3. Such apt description for existential anxiety. Any suggestion on concrete methods to overcome this anxiety and live in the present; basically be handle the intruding existential thoughts and come back to the present

    1. Hi Ali,
      Many people recommend both meditation and mindfulness as ways of dealing with existential anxiety. Meditation trains the mind to be calm and focused on the present moment and to let intrusive thoughts “simply” pass through without getting caught up in them. Mindfulness involves using many different senses to focus on the present moment. Attending to sensory input crowds out anxious thoughts. Both take practice and patience, but they’re worth it. I use both, although I am far from a master.

  4. Can you highlight a handful of things to do to help this? My symptoms are similar to what you’ve written about in the above article and I also have some relatable to in the comments here. Just wondering why I’m here and why im doing the things I am. It’s freaking me out big time and really hope I can fix it.

    1. Hi Zander,
      Existential anxiety can indeed freak us out big time. Speaking from experience, I’d say that’s a great way to describe it. In dealing with existential anxiety, two very important concepts are often helpful: values and action. With many things, working on thoughts can help, but in my personal and professional experience, focusing on thoughts and “fixing” them isn’t helpful at all. In fact, it can make things work. You might consider trying identifying your values — what is important to you, what makes a quality life, etc. Then, with your values in mind, determine actions, steps that you can take every day to live those values. It’s a process rather than a quick-fix, but it’s one that can bring a sense of peace to who you are and how you are living your life.

  5. Hello its really relaxing to see that people feel this too. I have experienced this for 2 weeks now and it feels terrible. I look at the things around me and ask myself why do they exist? Why are they formed like this? How come the world is in this shape? It scares the hell out of me. It has locked me in my bed and I really hope that this can get better. Thank you for this wonderful writing.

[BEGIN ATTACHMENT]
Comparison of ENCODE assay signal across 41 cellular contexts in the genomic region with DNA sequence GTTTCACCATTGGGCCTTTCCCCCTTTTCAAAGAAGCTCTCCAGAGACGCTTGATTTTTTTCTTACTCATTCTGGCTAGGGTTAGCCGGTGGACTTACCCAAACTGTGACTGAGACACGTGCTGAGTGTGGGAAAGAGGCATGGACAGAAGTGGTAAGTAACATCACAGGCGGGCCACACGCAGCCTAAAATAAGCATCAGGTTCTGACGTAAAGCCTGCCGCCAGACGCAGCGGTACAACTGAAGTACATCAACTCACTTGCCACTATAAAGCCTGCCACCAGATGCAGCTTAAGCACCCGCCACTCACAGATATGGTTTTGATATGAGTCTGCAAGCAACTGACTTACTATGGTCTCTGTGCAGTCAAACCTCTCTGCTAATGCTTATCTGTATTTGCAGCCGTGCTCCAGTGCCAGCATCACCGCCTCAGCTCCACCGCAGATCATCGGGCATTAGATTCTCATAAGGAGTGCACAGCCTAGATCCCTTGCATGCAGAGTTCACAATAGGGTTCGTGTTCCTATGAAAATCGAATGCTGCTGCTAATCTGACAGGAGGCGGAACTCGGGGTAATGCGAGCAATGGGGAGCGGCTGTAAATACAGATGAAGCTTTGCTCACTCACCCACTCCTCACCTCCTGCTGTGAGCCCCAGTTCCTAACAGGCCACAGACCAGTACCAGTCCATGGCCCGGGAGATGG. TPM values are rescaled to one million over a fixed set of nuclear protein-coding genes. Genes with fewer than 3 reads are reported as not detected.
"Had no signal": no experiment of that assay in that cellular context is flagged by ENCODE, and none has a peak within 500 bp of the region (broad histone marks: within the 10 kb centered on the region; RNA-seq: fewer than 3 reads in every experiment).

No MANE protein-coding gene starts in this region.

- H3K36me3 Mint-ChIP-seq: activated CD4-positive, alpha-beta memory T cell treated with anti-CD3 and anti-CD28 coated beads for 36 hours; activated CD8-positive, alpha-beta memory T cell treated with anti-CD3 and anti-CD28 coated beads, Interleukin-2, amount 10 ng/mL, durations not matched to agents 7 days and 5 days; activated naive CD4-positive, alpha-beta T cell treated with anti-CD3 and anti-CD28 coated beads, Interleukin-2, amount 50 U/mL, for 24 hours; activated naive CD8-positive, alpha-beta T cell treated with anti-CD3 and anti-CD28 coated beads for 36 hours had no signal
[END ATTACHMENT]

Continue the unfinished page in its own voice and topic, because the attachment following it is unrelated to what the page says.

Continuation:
1. Hello Rai,
      I’m so glad that you feel better about this and know that you’re not alone. Yes, this can definitely get better. Also, you sound like one of your strengths is curiosity. You could use some of your thoughts as opportunities for exploration. 🙂

  6. I feel my anxiety falls into this category. I have had it for about 20 years and have always felt I was alone. It is refreshing to find other people who suffer from simply being afraid of being alive. I was always afraid to tell people because I thought they would perceive me as suicidal by saying I was completely terrified of life itself. Almost like I live my life sub consciously, going through the motions, and I stop to think and realize this is real…and I get an extreme sense of terror where I have had to punch things or yell at the top of my lungs to hope the fear subsides. It is a dibilitating feeling. I have lost jobs over it. I am glad I am finally looking into getting help more than my PCP, but it has come of the hands of some of the worst panic attacks from this to date. It’s been almost constant for three weeks. I have been taking Valerian Root and my Xanax to help stay calm, but I really think I need to take the step to go talk to someone. I need help with better thoughts and ways to cope when my panic happens.

    1. Hi Dustin,
      Your description sounds frustrating and miserable. While these are of course very real and legitimate experiences (the fear, the feelings, the reactions, the panic — all of it), you don’t have to live with them forever. You’re already taking charge (but it probably doesn’t feel that way yet) by reading information and taking the step to talk to a mental health professional. This is something you’re dealing with. “You” — your very self — are much bigger. Hang in there and keep at it.